10:12 PM EDT 12/21/2014
Originally posted 02/18/2014 07:00AM
American ice dancers Meryl Davis and Charlie White will be going home with Olympic gold medals to add to their collection – bronze from the new figure skating team event and silver from the 2010 Olympics – and the first Olympic ice dancing title for the United States.
Originally posted 02/17/2014 12:10PM
Alpine ski racer Bode Miller's emotional Olympic moment is getting as much attention as his accomplishment – a bronze medal in the men's super-G.
Originally posted 02/12/2014 08:00AM
When Rachel Frederickson revealed her new, size 0-2 figure on the Feb. 4 finale of NBC's The Biggest Loser, she thought she would wow friends, family and viewers – and maybe win the title of Biggest Loser.
She did win, but the 24-year-old voice actress also ignited a firestorm of controversy about her dramatically slimmed-down figure, down to 105 lbs. from her starting weight of 260 lbs. (At 5'4", her height-weight ratio puts her BMI at 18, below the threshold doctors consider normal.)
Sitting down with PEOPLE in Los Angeles, just days after she made headlines for her striking transformation, Frederickson says she maintained a 1,600-calorie daily diet, working out six hours a day in the three months before the finale.
Originally posted 01/15/2014 12:00PM
Alison Sweeney is the host of NBC's The Biggest Loser, the award-winning star of Days of Our Lives, and author of The Star Attraction and The Mommy Diet. She's also a director, producer, wife and mom. Like she has for the past three seasons, Alison will blog each week about the latest episode of The Biggest Loser. Follow her on Twitter: @Ali_Sweeney.
Are you all getting excited for the Winter Olympics? I have to say, the week we spent in Park City, Utah, was so incredible. To meet the athletes, to see where they are training and to watch their intensity and focus was inspirational. I personally loved meeting the U.S. Women's Curling Team and the U.S. Women's Bobsled Team and I loved traveling with the contestants, trainers and the Biggest Loser crew.
As much as the travel week is nerve-wracking for contestants, I could tell it was also reinvigorating for them. During the challenge, when the contestants started curling, it was pure comedy but they quickly got into their competitive spirit – Jay wanting to not win and have a greater target on his back and the rest wanting to win the $5000 prize. The competition was so exciting and Rachel coming from nowhere to win was particularly impressive. You have to give Rachel credit – she's willing to put the target on her back to keep focused on the life-changes and competition instead of the game play.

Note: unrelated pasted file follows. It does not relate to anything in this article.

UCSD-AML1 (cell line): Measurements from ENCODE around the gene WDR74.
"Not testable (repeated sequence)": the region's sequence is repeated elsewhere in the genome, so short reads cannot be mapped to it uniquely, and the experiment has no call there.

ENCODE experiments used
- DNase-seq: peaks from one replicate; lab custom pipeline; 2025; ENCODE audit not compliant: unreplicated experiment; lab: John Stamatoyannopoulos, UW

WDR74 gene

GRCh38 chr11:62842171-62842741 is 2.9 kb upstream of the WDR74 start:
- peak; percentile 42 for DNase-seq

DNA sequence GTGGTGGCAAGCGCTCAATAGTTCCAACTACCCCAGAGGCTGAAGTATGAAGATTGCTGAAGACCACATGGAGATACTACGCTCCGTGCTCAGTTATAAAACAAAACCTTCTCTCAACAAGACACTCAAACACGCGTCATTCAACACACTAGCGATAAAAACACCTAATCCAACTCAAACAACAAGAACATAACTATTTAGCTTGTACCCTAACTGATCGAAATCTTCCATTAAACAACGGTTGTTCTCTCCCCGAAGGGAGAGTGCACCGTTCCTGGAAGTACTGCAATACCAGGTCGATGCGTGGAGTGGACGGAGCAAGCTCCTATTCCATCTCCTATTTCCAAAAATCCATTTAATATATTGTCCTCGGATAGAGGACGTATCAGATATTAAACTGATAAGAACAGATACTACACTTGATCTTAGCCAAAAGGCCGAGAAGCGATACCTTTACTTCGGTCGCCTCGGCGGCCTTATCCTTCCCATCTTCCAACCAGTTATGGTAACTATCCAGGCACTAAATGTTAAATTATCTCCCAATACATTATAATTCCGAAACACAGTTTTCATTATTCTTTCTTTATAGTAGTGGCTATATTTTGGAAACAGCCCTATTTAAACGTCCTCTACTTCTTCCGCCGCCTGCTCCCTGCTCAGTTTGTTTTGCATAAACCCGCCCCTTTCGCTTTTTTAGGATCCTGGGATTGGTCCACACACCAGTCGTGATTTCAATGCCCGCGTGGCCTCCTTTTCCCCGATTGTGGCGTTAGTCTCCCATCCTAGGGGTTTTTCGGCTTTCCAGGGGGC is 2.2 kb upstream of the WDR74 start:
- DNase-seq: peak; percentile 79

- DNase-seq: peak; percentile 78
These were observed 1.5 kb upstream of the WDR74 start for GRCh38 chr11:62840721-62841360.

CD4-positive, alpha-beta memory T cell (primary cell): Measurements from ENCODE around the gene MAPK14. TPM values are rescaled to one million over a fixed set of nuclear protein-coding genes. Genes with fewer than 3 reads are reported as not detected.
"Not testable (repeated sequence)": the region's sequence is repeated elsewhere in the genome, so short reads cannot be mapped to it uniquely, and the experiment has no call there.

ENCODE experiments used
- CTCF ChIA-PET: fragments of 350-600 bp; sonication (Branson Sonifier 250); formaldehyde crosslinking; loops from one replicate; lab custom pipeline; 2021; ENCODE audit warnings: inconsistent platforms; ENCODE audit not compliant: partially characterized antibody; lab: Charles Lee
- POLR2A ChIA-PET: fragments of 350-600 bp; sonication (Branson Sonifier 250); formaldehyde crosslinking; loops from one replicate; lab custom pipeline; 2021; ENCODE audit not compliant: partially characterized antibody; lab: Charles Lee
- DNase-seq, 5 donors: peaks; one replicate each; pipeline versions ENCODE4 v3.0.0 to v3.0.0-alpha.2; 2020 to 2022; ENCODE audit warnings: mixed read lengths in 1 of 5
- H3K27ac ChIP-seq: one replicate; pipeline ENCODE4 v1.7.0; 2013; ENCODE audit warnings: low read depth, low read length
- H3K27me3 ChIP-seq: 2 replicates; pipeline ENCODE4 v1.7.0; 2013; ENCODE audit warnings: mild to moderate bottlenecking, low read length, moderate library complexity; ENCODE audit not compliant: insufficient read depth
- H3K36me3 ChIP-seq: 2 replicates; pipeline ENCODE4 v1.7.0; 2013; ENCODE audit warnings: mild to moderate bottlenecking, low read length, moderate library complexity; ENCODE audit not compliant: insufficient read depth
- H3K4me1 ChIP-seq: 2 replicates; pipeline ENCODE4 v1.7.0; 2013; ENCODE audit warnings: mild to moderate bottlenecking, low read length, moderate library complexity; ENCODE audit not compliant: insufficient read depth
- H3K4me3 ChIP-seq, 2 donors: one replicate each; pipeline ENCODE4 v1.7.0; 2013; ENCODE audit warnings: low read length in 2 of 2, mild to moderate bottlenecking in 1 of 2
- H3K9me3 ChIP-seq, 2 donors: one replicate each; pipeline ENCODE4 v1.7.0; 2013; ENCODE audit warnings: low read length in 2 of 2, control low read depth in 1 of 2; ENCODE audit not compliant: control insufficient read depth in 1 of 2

Originally posted 01/09/2014 12:15PM
Will the ladies rule at the Golden Globes this Sunday?
Originally posted 01/06/2014 12:30PM
Heeeeeere's … Jimmy!
Originally posted 10/12/2013 01:30PM
Meg Ryan is bringing her movie-star talents to the small screen.
The Sleepless in Seattle actress, 51, is set to star and executive-produce a pilot for NBC, PEOPLE has confirmed.
According to the show's description, Ryan will play "a sunny, devoted and desperately non-confrontational" single mom who decides to return to work at her former publishing house, where she will be supervised by her 30-year-old former intern.
Originally posted 08/21/2013 05:00PM
Does the return of Sunday Night Football make you want to sing? You're not alone.
To kick off the season – starting Sunday Sept. 8 – NBC held open auditions for the theme song job that ultimately went to Carrie Underwood.
Originally posted 08/13/2013 01:30PM
Can Parkinson's disease be funny?
Michael J. Fox, who was diagnosed with the disease in 1991, sure thinks so.
"I have challenges that come with Parkinson's but my experience is to deal with things through humor," he explains in a first look at his much-anticipated new NBC show.
The Michael J. Fox Show stars Fox, 52, as Mike Henry, a family-oriented New York news anchor who quits after his Parkinson's diagnosis. But much like the real-life Fox, Henry eventually decides to get back to work – although he doesn't want to make a big deal about it.
Originally posted 05/13/2013 03:15PM
Advertisers were given their first big glimpse of the fall TV schedule Monday as NBC launched the annual Upfront Week in Manhattan. The upfronts are lavish (and longish) network presentations staged for the ad community with the hope of vacuuming up all their money with the promise of great, popular shows.
The truth is, of course, that few shows manage to be great and/or popular. One could even call this a sad truth.
But, to be philosophical, nothing ventured, nothing gained – and NBC could use some gaining. After applying advanced critical theorem to the brief clips presented at Radio City Music Hall, I would say these shows showed the most potential:
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